By Pam Martens and Russ Martens of Wall Street on Parade.
On May 30, with little mainstream media attention, four European academics published a report on how some of the largest Wall Street banks (all of whom received massive amounts of secret Federal Reserve bailout money during the 2007 to 2010 financial crash) were shamelessly gaming the system again.
Rather than complying with the derivatives regulations imposed under the Dodd-Frank financial reform legislation of 2010, the Wall Street mega banks had simply moved much of their interest rate derivatives trading to their foreign subsidiaries that fall outside of U.S. regulatory reach. This is known as regulatory arbitrage: seeking the most lightly regulated jurisdiction to ply your dangerous trading activity. (Think JPMorgan’s London Whale fiasco.)
The European academics are Pauline Gandré, Mike Mariathasan, Ouarda Merrouche and Steven Ongena. The paper is titled: “Regulatory Arbitrage and the G20’s Global Derivatives Market Reform.”
The researchers discovered that “US banks reduced their [derivative] holdings at home, while increasing them in Australia, Japan, the UK, Brazil, China, Hong Kong, and Mexico.”
The poster child for becoming a financial basket case in 2008, Citigroup, was called out particularly in the report. Citigroup had gone from no interest rate derivatives at its foreign subsidiaries in the fourth quarter of 2010 to over 60 percent by the fourth quarter of 2015. JPMorgan Chase went from about zero percent to more than 40 percent from the fourth quarter of 2010 to the fourth quarter of 2015. Both Goldman Sachs and Morgan Stanley more than doubled their foreign subsidiary exposure to derivatives during the same time frame.
During the last financial crisis, Citigroup received the largest bailout in global banking history, grabbing $45 billion in capital from the U.S. Treasury; over $300 billion in asset guarantees from the federal government; the Federal Deposit Insurance Corporation (FDIC) guaranteed $5.75 billion of its senior unsecured debt and $26 billion of its commercial paper and interbank deposits; and the Federal Reserve secretly made a cumulative $2.5 trillion in below market interest rate loans to Citigroup from 2007 through at least the middle of 2010, according to an audit by the Government Accountability Office (GAO).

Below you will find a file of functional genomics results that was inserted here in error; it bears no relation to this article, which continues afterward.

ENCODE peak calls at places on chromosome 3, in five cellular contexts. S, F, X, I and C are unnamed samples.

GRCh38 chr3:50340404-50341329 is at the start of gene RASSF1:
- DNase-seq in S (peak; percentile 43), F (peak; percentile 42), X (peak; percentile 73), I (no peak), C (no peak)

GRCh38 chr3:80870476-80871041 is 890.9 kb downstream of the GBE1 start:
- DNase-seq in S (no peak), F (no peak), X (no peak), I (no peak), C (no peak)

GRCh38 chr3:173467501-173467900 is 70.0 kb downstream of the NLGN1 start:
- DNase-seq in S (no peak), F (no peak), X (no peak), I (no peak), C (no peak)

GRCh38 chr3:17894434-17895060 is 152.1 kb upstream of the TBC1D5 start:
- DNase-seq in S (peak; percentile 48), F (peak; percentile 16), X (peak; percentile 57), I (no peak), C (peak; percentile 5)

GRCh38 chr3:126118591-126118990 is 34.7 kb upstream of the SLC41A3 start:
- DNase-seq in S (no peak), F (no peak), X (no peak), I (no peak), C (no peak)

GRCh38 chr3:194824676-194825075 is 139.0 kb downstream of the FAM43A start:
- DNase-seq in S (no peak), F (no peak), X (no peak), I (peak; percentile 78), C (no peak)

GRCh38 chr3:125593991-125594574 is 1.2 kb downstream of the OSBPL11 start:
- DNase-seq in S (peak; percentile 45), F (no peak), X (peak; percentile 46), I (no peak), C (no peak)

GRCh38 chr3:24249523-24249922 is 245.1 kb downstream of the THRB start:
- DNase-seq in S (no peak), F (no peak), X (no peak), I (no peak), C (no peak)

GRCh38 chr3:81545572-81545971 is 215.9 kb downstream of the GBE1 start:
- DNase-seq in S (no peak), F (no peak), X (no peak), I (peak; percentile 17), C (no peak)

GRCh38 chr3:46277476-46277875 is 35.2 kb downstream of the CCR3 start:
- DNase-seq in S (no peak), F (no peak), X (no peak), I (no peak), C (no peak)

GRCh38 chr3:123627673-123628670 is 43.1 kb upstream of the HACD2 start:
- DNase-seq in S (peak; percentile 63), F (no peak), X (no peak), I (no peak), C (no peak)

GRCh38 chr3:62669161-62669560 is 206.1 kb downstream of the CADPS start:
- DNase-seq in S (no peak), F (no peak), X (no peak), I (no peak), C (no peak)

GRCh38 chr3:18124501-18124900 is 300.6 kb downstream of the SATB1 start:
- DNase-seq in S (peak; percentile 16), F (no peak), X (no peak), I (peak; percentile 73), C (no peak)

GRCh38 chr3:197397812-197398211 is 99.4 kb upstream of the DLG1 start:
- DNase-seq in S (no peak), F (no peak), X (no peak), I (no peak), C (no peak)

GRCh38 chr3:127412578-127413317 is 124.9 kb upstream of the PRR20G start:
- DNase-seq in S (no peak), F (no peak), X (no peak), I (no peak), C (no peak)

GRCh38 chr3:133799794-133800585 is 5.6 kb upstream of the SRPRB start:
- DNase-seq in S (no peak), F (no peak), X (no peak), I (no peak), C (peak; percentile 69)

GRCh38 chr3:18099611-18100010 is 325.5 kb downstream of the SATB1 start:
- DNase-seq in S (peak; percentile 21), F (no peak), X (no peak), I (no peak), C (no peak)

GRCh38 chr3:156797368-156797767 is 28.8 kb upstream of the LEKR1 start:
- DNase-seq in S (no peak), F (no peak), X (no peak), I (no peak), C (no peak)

According to documents released by the Financial Crisis Inquiry Commission (FCIC), at the time of Lehman Brothers’ bankruptcy on September 15, 2008, it had more than 900,000 derivative contracts outstanding and had used the largest banks on Wall Street as its counterparties to many of these trades. The FCIC data shows that Lehman had more than 53,000 derivative contracts with JPMorgan Chase; more than 40,000 with Morgan Stanley; over 24,000 with Citigroup’s Citibank; over 23,000 with Bank of America; and almost 19,000 with Goldman Sachs. These are the same Wall Street mega banks shown on the chart above that are now evading Dodd-Frank derivative rules by moving large amounts of their opaque derivative trades to their foreign subsidiaries.
Another chart from the Financial Crisis Inquiry Commission that will take your breath away shows the derivatives casino that Goldman Sachs had become by June of 2008. The figures are simply staggering. In the most dangerous form of derivative, credit derivatives, Goldman Sachs had $5.1 trillion notional (face amount) exposure. And almost all of its counterparties were being propped up by the Federal Reserve’s secret revolving loans. In the case of Merrill Lynch and Morgan Stanley, where Goldman had more than $600 billion exposure to each counterparty, the Fed made $2 trillion in secret, cumulative, below-market rate loans to each firm, according to the GAO audit.
Because of the pivotal role that derivatives played in the Wall Street collapse of 2008, which spawned millions of foreclosures and job losses across the U.S., the Dodd-Frank financial reform legislation was supposed to prevent insured depository banks from holding these dangerous derivatives. One derivatives reform measure was known as the “push out rule,” where derivatives would be pushed out of the insured bank to a different part of the bank holding company that could be wound down without taxpayer support if the bank became insolvent. But before that rule ever took effect, Citigroup engineered its repeal…